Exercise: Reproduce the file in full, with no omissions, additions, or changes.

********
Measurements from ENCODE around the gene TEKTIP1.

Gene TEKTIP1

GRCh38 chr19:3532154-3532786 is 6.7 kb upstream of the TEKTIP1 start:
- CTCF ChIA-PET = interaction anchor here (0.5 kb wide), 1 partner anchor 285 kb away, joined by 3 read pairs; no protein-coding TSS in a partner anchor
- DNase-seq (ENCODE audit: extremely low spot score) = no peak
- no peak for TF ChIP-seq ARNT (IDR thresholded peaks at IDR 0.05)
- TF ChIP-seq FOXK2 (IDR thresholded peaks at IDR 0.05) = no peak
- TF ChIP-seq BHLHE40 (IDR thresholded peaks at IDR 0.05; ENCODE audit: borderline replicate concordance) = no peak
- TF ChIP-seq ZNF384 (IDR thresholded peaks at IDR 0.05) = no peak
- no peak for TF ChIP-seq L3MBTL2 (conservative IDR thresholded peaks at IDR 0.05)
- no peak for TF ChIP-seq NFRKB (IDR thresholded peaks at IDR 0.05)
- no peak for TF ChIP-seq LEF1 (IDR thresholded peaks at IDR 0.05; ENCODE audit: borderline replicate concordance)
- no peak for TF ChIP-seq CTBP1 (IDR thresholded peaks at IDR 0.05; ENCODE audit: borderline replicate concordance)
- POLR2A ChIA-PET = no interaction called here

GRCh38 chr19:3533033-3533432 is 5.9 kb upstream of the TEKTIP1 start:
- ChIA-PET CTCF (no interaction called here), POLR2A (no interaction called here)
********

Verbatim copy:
Measurements from ENCODE around the gene TEKTIP1.

Gene TEKTIP1

GRCh38 chr19:3532154-3532786 is 6.7 kb upstream of the TEKTIP1 start:
- CTCF ChIA-PET = interaction anchor here (0.5 kb wide), 1 partner anchor 285 kb away, joined by 3 read pairs; no protein-coding TSS in a partner anchor
- DNase-seq (ENCODE audit: extremely low spot score) = no peak
- no peak for TF ChIP-seq ARNT (IDR thresholded peaks at IDR 0.05)
- TF ChIP-seq FOXK2 (IDR thresholded peaks at IDR 0.05) = no peak
- TF ChIP-seq BHLHE40 (IDR thresholded peaks at IDR 0.05; ENCODE audit: borderline replicate concordance) = no peak
- TF ChIP-seq ZNF384 (IDR thresholded peaks at IDR 0.05) = no peak
- no peak for TF ChIP-seq L3MBTL2 (conservative IDR thresholded peaks at IDR 0.05)
- no peak for TF ChIP-seq NFRKB (IDR thresholded peaks at IDR 0.05)
- no peak for TF ChIP-seq LEF1 (IDR thresholded peaks at IDR 0.05; ENCODE audit: borderline replicate concordance)
- no peak for TF ChIP-seq CTBP1 (IDR thresholded peaks at IDR 0.05; ENCODE audit: borderline replicate concordance)
- POLR2A ChIA-PET = no interaction called here

GRCh38 chr19:3533033-3533432 is 5.9 kb upstream of the TEKTIP1 start:
- ChIA-PET CTCF (no interaction called here), POLR2A (no interaction called here)